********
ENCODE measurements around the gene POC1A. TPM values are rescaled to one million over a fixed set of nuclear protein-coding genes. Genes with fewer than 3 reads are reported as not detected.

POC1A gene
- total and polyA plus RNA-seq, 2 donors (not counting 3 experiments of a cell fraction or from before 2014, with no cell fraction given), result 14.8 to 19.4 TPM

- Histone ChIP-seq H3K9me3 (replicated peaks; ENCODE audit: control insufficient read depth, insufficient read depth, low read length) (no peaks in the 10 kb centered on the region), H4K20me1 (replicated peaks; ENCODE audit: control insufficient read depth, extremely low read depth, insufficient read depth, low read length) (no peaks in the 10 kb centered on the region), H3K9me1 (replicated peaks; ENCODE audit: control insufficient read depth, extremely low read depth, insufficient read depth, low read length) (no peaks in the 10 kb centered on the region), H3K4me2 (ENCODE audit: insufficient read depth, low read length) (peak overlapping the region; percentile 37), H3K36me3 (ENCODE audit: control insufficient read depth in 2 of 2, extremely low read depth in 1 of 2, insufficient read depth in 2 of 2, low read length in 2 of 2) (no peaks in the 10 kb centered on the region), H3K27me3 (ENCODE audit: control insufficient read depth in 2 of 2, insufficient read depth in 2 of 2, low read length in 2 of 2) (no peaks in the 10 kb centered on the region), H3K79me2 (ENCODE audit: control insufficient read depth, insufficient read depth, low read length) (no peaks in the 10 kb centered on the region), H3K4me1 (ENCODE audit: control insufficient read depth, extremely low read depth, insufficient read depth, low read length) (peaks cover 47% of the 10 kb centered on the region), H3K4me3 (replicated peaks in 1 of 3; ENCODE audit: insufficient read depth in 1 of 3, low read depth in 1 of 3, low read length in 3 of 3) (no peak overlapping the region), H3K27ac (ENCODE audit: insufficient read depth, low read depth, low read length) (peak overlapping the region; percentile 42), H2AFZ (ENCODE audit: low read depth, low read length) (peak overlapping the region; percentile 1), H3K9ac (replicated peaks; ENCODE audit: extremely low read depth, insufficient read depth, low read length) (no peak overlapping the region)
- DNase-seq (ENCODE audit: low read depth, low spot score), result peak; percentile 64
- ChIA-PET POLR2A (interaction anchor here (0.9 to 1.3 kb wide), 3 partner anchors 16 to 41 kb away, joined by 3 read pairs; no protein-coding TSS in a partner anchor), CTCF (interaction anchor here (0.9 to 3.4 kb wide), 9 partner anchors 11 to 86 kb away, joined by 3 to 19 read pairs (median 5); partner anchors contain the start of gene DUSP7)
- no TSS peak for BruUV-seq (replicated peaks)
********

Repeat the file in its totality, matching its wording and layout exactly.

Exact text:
ENCODE measurements around the gene POC1A. TPM values are rescaled to one million over a fixed set of nuclear protein-coding genes. Genes with fewer than 3 reads are reported as not detected.

POC1A gene
- total and polyA plus RNA-seq, 2 donors (not counting 3 experiments of a cell fraction or from before 2014, with no cell fraction given), result 14.8 to 19.4 TPM

- Histone ChIP-seq H3K9me3 (replicated peaks; ENCODE audit: control insufficient read depth, insufficient read depth, low read length) (no peaks in the 10 kb centered on the region), H4K20me1 (replicated peaks; ENCODE audit: control insufficient read depth, extremely low read depth, insufficient read depth, low read length) (no peaks in the 10 kb centered on the region), H3K9me1 (replicated peaks; ENCODE audit: control insufficient read depth, extremely low read depth, insufficient read depth, low read length) (no peaks in the 10 kb centered on the region), H3K4me2 (ENCODE audit: insufficient read depth, low read length) (peak overlapping the region; percentile 37), H3K36me3 (ENCODE audit: control insufficient read depth in 2 of 2, extremely low read depth in 1 of 2, insufficient read depth in 2 of 2, low read length in 2 of 2) (no peaks in the 10 kb centered on the region), H3K27me3 (ENCODE audit: control insufficient read depth in 2 of 2, insufficient read depth in 2 of 2, low read length in 2 of 2) (no peaks in the 10 kb centered on the region), H3K79me2 (ENCODE audit: control insufficient read depth, insufficient read depth, low read length) (no peaks in the 10 kb centered on the region), H3K4me1 (ENCODE audit: control insufficient read depth, extremely low read depth, insufficient read depth, low read length) (peaks cover 47% of the 10 kb centered on the region), H3K4me3 (replicated peaks in 1 of 3; ENCODE audit: insufficient read depth in 1 of 3, low read depth in 1 of 3, low read length in 3 of 3) (no peak overlapping the region), H3K27ac (ENCODE audit: insufficient read depth, low read depth, low read length) (peak overlapping the region; percentile 42), H2AFZ (ENCODE audit: low read depth, low read length) (peak overlapping the region; percentile 1), H3K9ac (replicated peaks; ENCODE audit: extremely low read depth, insufficient read depth, low read length) (no peak overlapping the region)
- DNase-seq (ENCODE audit: low read depth, low spot score), result peak; percentile 64
- ChIA-PET POLR2A (interaction anchor here (0.9 to 1.3 kb wide), 3 partner anchors 16 to 41 kb away, joined by 3 read pairs; no protein-coding TSS in a partner anchor), CTCF (interaction anchor here (0.9 to 3.4 kb wide), 9 partner anchors 11 to 86 kb away, joined by 3 to 19 read pairs (median 5); partner anchors contain the start of gene DUSP7)
- no TSS peak for BruUV-seq (replicated peaks)